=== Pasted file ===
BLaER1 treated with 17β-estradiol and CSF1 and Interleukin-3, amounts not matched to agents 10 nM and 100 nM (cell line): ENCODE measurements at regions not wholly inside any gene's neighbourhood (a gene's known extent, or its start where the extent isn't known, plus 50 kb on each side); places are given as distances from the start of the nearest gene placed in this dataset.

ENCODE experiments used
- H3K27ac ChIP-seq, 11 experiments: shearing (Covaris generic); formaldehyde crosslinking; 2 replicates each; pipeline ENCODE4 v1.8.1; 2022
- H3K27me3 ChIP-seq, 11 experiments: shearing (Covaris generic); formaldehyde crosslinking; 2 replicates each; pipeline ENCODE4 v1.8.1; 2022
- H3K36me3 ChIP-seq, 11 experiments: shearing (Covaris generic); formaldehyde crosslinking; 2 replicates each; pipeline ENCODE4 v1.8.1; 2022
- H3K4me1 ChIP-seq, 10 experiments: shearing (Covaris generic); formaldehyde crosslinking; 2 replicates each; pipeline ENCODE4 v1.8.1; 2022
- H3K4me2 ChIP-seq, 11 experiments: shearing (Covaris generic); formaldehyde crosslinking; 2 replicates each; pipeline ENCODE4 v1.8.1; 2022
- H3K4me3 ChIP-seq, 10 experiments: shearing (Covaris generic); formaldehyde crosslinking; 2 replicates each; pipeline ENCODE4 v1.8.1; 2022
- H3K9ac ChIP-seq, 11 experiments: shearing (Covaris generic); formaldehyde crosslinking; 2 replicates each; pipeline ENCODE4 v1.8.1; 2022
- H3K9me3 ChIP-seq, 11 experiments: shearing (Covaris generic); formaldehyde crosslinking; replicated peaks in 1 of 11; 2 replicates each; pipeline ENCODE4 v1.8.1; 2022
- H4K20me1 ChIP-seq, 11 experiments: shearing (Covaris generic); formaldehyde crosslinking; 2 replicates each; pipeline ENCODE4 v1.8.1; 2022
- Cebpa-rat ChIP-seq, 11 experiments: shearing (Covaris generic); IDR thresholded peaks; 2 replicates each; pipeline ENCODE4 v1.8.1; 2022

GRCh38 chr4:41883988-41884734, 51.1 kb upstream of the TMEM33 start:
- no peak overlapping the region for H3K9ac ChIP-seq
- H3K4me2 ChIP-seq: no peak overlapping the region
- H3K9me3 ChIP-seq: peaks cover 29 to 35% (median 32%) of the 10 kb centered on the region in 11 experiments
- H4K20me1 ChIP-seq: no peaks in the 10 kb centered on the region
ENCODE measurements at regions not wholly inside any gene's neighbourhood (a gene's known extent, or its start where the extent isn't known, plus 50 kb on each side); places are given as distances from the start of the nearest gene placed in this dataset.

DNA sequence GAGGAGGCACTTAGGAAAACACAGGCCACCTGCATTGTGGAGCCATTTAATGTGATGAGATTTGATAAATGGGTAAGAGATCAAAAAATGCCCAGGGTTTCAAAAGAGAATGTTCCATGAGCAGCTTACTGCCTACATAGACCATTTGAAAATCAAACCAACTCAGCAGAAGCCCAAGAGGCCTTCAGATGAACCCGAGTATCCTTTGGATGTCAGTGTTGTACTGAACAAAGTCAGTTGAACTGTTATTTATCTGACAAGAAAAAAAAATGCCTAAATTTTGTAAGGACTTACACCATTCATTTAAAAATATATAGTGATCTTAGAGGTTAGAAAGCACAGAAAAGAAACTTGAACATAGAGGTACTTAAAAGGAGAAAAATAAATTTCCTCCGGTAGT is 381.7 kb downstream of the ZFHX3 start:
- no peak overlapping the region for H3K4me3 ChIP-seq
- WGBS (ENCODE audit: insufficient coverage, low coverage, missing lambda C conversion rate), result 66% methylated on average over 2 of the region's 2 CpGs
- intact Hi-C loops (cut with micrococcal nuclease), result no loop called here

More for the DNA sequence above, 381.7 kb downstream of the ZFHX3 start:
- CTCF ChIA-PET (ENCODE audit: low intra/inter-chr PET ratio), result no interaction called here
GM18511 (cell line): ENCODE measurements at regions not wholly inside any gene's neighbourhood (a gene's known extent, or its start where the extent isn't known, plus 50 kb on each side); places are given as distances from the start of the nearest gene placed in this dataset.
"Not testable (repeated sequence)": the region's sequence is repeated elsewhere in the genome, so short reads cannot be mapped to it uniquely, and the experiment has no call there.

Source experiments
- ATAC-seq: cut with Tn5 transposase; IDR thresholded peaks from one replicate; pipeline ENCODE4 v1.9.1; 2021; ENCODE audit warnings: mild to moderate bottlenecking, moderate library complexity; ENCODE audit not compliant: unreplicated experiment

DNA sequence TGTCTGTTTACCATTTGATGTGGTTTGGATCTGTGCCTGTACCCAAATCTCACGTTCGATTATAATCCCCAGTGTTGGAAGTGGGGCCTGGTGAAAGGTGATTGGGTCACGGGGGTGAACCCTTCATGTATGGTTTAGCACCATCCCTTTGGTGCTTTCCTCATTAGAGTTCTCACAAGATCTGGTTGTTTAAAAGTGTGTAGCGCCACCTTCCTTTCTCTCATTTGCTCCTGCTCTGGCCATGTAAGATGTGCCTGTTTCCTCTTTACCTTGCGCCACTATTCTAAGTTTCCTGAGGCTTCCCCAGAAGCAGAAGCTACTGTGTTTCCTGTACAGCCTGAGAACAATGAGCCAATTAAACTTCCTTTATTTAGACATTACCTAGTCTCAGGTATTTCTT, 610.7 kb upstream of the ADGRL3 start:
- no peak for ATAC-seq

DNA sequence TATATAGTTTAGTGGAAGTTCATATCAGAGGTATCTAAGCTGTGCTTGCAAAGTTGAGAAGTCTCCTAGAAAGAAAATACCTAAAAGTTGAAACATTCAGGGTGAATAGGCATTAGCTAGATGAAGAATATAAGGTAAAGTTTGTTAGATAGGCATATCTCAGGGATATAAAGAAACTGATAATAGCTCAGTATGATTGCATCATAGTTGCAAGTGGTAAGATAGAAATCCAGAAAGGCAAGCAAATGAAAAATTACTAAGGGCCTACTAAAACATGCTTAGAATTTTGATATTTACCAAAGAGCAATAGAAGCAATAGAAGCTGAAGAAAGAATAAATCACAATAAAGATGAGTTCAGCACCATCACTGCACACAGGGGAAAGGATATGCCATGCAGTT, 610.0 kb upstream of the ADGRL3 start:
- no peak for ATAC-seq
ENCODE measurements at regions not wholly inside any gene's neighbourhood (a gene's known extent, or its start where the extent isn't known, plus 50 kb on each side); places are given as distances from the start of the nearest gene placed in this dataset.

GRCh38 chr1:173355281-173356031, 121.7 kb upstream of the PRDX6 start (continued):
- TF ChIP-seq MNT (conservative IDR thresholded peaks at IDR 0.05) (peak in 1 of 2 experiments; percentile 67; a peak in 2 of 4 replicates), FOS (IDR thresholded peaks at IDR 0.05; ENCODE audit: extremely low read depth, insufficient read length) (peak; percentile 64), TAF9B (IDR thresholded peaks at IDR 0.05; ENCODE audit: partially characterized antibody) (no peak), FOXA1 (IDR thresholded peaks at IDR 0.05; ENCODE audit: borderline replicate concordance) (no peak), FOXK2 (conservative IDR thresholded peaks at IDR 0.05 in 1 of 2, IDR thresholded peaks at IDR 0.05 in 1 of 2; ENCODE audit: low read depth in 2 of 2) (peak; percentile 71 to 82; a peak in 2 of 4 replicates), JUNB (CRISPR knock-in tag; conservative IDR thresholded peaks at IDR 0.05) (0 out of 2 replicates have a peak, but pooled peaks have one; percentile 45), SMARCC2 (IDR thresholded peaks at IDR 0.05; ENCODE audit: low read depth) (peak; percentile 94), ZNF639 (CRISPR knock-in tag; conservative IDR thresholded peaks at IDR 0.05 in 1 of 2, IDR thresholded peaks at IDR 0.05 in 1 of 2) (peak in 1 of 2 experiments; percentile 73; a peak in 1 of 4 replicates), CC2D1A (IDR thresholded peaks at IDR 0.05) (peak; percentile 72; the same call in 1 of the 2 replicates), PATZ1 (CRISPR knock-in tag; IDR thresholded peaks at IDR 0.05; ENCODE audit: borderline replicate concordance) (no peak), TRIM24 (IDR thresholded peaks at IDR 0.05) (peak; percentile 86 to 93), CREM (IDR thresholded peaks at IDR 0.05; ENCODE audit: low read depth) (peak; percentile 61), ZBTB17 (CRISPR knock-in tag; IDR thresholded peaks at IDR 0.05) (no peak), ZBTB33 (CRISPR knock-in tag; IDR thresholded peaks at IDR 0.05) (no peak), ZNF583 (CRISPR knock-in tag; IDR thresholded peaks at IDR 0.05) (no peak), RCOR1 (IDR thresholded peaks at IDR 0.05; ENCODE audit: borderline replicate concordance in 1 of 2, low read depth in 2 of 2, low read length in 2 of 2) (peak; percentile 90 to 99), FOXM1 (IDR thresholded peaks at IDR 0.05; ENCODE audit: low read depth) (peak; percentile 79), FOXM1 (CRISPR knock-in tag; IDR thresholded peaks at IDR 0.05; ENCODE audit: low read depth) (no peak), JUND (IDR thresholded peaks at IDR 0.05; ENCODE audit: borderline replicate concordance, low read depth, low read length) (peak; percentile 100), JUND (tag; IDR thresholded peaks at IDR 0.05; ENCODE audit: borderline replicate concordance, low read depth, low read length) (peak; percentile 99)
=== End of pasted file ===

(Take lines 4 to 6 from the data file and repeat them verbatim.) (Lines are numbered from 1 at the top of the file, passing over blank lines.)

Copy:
- H3K27me3 ChIP-seq, 11 experiments: shearing (Covaris generic); formaldehyde crosslinking; 2 replicates each; pipeline ENCODE4 v1.8.1; 2022
- H3K36me3 ChIP-seq, 11 experiments: shearing (Covaris generic); formaldehyde crosslinking; 2 replicates each; pipeline ENCODE4 v1.8.1; 2022
- H3K4me1 ChIP-seq, 10 experiments: shearing (Covaris generic); formaldehyde crosslinking; 2 replicates each; pipeline ENCODE4 v1.8.1; 2022